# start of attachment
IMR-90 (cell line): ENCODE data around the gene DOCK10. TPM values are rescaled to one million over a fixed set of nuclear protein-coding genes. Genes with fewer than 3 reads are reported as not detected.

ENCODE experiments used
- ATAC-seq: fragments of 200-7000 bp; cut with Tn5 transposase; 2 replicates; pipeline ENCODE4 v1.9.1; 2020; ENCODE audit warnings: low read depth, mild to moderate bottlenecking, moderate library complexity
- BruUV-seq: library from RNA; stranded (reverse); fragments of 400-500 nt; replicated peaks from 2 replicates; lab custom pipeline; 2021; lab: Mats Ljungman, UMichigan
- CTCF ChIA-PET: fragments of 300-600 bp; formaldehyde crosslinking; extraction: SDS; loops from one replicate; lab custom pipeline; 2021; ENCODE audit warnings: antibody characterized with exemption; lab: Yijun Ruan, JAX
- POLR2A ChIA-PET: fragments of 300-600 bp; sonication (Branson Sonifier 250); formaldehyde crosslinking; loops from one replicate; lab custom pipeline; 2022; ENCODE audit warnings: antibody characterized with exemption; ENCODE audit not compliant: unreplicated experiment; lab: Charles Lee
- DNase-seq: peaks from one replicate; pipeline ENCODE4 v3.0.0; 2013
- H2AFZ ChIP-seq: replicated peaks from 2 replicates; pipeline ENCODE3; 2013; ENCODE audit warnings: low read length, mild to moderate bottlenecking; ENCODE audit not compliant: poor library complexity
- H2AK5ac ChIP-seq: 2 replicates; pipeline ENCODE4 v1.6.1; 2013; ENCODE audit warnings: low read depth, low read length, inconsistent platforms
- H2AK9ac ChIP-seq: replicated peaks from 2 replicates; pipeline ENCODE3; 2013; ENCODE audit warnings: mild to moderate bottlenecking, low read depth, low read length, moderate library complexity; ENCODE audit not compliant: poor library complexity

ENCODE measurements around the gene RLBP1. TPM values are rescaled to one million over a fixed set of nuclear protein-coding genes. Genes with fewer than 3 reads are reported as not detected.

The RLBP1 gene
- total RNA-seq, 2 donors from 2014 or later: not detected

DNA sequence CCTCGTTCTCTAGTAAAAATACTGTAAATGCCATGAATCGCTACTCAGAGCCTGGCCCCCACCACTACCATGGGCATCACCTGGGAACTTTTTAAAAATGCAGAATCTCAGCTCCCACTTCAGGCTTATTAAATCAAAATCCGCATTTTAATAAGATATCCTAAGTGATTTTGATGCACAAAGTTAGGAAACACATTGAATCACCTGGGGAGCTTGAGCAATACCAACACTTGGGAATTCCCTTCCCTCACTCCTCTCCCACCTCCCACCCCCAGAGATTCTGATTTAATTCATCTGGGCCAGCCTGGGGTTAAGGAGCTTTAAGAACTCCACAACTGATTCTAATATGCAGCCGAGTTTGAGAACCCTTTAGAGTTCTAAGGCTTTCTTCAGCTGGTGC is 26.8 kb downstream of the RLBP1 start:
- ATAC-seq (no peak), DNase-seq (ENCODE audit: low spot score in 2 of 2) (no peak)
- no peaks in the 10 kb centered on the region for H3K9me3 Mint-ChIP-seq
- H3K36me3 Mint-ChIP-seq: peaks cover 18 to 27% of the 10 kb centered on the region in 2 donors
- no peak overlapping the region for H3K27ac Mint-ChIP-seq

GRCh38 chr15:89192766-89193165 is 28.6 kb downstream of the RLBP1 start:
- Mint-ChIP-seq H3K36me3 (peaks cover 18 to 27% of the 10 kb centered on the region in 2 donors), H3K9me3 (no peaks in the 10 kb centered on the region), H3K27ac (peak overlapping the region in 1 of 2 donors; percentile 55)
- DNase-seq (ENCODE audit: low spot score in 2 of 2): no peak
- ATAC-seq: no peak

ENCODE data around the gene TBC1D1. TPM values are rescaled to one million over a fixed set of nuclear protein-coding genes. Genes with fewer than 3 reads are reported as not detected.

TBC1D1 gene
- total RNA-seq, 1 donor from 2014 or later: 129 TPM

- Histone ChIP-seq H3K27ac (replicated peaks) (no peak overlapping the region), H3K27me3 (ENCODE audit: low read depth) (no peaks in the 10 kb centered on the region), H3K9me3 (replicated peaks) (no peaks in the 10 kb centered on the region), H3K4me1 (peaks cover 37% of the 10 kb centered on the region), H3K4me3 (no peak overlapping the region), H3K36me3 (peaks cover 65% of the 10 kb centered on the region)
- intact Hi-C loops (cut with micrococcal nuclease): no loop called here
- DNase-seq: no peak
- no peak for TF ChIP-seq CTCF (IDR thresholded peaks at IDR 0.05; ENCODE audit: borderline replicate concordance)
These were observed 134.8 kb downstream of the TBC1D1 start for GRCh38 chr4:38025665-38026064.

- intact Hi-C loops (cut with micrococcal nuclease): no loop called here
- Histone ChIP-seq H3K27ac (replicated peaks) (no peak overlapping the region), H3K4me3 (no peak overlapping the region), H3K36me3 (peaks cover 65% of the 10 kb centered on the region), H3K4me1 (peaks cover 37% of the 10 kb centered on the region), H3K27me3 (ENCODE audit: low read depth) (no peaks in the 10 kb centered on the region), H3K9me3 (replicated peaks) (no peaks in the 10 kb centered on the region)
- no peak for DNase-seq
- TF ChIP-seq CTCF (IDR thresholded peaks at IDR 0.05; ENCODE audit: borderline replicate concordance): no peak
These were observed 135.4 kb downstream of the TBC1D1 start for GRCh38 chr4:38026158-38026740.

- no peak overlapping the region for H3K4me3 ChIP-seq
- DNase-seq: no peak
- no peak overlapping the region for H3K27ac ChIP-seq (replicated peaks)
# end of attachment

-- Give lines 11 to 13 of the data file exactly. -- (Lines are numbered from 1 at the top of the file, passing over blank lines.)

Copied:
ENCODE measurements around the gene RLBP1. TPM values are rescaled to one million over a fixed set of nuclear protein-coding genes. Genes with fewer than 3 reads are reported as not detected.

The RLBP1 gene
- total RNA-seq, 2 donors from 2014 or later: not detected